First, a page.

Warning: Many Internet users are becoming infected by a virus that causes them to believe without question every groundless urban legend and dire warning that shows up in their inbox.
The Gullibility Virus, as it is called, apparently makes people believe and forward copies of silly hoaxes relating to cookie recipes, health scares and get-rich-quick schemes.
Most are otherwise normal, highly intelligent people, who would laugh at the same stories if told to them by a stranger on a street corner.
However, once these sane people become infected with the Gullibility Virus, they believe anything they read on the Internet.
We are great friends — the Internet and I.
I’ve been going steady with the Internet for years now. We met in college, early 90’s, and we’ve been together ever since.
Access to the Internet — the world wide computer web — is integral to just about every aspect of society today. I, myself, am hopelessly addicted.
I post family photos, attend to our finances, keep in touch with old friends and earn a living online.
I can find a movie, read a review to see if it’s even remotely stupid enough for me to like it, purchase tickets and get directions to the theater all from the comfort of my chair.
I can search library collections from across our fine state, request the tomes I want and have them delivered to my local library all with a few short clicks.
Forget to make dinner and need a quick recipe using chicken breasts, kumquats and canned beans? No problem. There are myriad recipe sites waiting to assist.
Need to diagnose the severity of your severe abdominal pains from eating that? WebMD, baby!
Can’t remember who sang American Band? (Capitol Records, 1973). Please. That’s too easy. The elusive answer that plagues you would be Grand Funk Railroad.
With Google, all searches are possible. Better yet, you can purchase that song and have it downloaded to your computer in minutes for less than a buck.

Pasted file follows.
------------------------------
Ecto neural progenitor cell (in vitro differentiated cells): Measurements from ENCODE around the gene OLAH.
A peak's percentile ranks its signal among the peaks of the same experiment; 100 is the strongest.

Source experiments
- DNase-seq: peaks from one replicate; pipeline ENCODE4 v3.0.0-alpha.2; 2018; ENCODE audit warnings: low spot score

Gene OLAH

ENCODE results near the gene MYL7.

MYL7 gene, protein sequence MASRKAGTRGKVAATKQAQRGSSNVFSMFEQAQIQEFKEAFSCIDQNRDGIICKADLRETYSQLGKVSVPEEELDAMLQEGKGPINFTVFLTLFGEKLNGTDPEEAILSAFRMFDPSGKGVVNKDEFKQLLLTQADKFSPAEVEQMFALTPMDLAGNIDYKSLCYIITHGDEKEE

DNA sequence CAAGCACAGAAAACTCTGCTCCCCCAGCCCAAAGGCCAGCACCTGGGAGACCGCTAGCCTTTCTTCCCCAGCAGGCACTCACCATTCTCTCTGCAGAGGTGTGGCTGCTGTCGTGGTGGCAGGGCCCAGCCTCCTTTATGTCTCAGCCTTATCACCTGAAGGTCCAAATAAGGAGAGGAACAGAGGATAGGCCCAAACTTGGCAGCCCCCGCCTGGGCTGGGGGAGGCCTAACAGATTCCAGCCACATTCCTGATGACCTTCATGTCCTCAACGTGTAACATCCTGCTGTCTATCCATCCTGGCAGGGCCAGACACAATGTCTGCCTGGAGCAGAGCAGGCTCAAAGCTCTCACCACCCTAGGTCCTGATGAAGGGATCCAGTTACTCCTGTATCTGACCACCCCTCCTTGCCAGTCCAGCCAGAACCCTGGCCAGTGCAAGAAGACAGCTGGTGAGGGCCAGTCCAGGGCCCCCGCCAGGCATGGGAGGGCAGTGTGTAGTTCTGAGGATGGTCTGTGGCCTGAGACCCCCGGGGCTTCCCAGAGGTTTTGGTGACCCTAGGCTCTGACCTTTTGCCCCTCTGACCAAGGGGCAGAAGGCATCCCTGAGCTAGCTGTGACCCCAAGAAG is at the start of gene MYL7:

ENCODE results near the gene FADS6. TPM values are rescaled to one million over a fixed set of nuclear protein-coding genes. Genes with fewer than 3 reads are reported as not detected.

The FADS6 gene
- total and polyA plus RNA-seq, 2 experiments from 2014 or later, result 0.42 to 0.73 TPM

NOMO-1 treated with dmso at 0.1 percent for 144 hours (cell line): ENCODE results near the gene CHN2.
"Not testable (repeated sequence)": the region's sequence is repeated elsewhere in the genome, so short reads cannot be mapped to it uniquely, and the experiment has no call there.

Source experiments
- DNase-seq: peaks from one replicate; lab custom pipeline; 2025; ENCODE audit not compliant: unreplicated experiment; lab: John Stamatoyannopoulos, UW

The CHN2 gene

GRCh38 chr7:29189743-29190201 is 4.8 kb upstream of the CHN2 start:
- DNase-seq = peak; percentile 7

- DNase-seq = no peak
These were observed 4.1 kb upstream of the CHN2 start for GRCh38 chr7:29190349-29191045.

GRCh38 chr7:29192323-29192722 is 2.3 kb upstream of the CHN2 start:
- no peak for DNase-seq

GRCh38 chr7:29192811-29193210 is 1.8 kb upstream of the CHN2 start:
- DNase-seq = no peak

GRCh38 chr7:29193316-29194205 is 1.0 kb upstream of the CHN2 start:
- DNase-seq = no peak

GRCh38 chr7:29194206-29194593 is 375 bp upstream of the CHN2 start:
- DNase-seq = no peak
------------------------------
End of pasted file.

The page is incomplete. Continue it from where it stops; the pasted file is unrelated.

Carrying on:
They are, after all, an American band, they’re comin’ to your town and they plan to party it down. You’ll want to be prepared for that. You might also be wise to look up the lyrics. Grand Funk tended to mumble.
On the other hand, the Internet has made it possible for me to be aware that if I boycott the purchase of gasoline for just one day, I can really teach those oil companies a lesson!
I can also learn a particular brand of air freshener might kill my pets (we’ll be sad — but we’ll smell divine!), my lipstick causes cancer and that for every e-mail I forward on to friends, family and utter strangers, Bill Gates (or Starbucks, Applebees or the Gap) will donate something to someone for some reason none of us understand.
Taking me global, the Internet has provided numerous opportunities to correspond with the surviving relations of a Nigerian prince who is willing to share a cut of millions of dollars with me for only a small fee. Presuming, of course, that I can accept and return a wire transfer, posthaste!
Better yet, I might just want to give them my bank account infor mation to expedite matters.
We can all usually tap the precise moment a loved one discovers the Internet. There is usually a dramatic surge in e-mail forwards in our inboxes.
Suddenly you are getting the one with the shark “attacking” the Coast Guard helicopter multiple times per day (It’s fake, by the way. Sorry!).
There’s a pretty good one featuring a fish with a human face too. Turns out in this wacky modern age photos do, indeed, lie.
These little misinformation missives always close with a request to “forward this to everyone you know!”
Well, as someone you know I beg of you — please don’t.
If I am going to continue my love affair with the Internet, I’m going to have to go on record as saying I love real e-mails from real (non-royal) people.
I’m always thrilled with photos of cute babies, puppies, kittens we might actually know and will even make room for dolphins and (non-altered) sharks too.
I adore real contacts from real people. I’m a simple girl that way.
Approach the Internet with skepticism, my friends. It’s full of a lot wonderful information. It’s also full of quite a bit of bogus nonsense, hoaxes and scams, too.
You’ll find a lot of it in your e-mail inbox. But let’s hold out on those “forwards” please, because I’d rather not find it in mine.